The key to it is respect. If the players respect you, they’ll listen to what you say and disputes can be resolved much more smoothly. However, respect doesn’t come with the badge, it has to be earned. If you don’t respect the players, you won’t get their respect; if you don’t admit to your own mistakes, you can’t expect players to admit to theirs; if you’re inconsistent or tardy, you’re doing more harm than good; if you lose respect, you’ll have a much harder time regaining it than you had getting it in the first place (which itself was tough).

    With some people, though, it doesn’t matter how much you bend over backwards, they’re not going to listen. The point of no return is if your discussions just make things worse, rather than better; in other words, the more you say, the further you get away from a resolution, rather than the closer. Occasionally, you can reverse the process, but in customer service terms it’s not usually worth the mammoth effort involved, especially as there’s a strong probability that they’ll just flip again. This is kinda like where I am with Prok: nothing I can say will help, and there’s every chance it will make things worse. I’m not hurt by much by her ill-informed accusations per se, because I’ve come to expect it; what stings is when I see other people believing them. Still, it could be worse. My best course of action is simply not to respond to her.

    So yes, as you say, civility between developers and players should be practised on both sides of the equation. Sometimes, though, even with the best of intentions from both sides, the differences are irreconcilable and unfixable. Even then, it’s better to part agreeing to disagree than in acrimony, though.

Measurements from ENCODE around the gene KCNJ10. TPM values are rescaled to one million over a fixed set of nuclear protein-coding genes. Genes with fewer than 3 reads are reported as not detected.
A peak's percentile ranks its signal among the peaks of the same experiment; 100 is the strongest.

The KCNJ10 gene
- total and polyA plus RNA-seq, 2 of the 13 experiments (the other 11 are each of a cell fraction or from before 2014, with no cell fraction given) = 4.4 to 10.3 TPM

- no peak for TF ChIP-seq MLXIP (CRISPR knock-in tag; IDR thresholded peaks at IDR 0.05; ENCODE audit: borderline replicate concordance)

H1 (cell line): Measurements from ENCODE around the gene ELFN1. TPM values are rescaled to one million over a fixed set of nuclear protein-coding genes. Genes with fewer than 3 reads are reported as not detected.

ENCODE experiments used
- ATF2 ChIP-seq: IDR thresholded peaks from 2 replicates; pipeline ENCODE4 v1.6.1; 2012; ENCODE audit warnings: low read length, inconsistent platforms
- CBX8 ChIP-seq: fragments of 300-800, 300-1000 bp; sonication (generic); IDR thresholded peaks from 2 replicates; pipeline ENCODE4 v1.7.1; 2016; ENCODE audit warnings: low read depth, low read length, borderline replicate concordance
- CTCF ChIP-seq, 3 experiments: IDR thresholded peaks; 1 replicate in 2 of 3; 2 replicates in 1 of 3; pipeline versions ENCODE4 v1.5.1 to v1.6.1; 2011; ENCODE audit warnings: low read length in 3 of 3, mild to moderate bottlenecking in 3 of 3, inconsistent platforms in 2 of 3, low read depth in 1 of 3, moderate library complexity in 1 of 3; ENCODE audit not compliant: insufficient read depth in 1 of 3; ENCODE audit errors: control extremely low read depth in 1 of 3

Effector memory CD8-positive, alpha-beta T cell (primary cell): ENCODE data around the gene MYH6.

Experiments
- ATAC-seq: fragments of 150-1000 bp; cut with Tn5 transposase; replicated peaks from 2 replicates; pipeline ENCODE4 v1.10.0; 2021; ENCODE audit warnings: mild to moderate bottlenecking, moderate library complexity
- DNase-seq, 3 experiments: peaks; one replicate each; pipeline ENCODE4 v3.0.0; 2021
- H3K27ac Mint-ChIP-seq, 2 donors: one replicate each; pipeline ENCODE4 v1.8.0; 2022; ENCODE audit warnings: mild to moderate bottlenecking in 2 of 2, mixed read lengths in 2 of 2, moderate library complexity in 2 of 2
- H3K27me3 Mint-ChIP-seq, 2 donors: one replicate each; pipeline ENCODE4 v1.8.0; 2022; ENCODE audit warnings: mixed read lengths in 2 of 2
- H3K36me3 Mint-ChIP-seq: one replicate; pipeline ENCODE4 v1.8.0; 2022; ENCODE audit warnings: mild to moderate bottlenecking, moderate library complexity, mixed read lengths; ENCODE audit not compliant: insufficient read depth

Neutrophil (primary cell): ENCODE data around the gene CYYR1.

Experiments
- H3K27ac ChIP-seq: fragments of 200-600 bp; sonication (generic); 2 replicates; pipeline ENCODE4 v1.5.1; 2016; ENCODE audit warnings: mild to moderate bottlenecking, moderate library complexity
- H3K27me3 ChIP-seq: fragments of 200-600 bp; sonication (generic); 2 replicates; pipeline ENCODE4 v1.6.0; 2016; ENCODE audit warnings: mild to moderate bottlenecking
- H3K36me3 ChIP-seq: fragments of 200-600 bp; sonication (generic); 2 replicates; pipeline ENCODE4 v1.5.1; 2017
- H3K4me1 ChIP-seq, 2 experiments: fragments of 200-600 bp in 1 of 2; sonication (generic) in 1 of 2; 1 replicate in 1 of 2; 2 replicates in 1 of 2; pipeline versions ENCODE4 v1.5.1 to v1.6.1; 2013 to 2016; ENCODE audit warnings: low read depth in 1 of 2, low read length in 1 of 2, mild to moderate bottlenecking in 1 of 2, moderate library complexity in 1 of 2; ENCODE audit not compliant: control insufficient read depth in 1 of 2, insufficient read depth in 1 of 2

Comment by Richard Bartle — 22 March, 2008 @ 6:50 AM

  6. I feel you.

    It happens in all the fields of creative media, both from the consumers and developers.

    For developers sometimes it’s hard to get their egoes unattached from their work, because if it is a good developer, part of it’s soul goes into his creation, so any kind of attack/criticism on their work touches them on a personal level.

    And for consumers/critics it’s the human tendency to twist a criticism on a piece, to an ad hominem attack what creates tension.

    I come from the Art world, and i’m TA in a course where students propose their own projects, i’ve seen people cry, get into fist fights, friendships broken, it happens all the time. And all this happens face to face, so i guess it must be even worse in the virtual worlds, because as a previous poster said, internet is a highway with no cops. (also to add insult to the injury the teacher is currently on other country, so i’m alone, and i get my authority/respect questioned all the time).

    PD: *insert here the usual apology for broken second language english*

    Comment by Felipe Budinich — 22 March, 2008 @ 9:25 AM

  7. For what its worth Richard Bartle,

    I still think your a swell guy.

    Comment by Boon — 25 March, 2008 @ 8:14 AM

  8. I’m surprised that Mr. Bartle actually got irritated.

    I would think he’s no stranger to somebody being a twit on the internet. Is it really a big deal? I’d be thinking “LOL, piss off” if somebody called me a Marxist.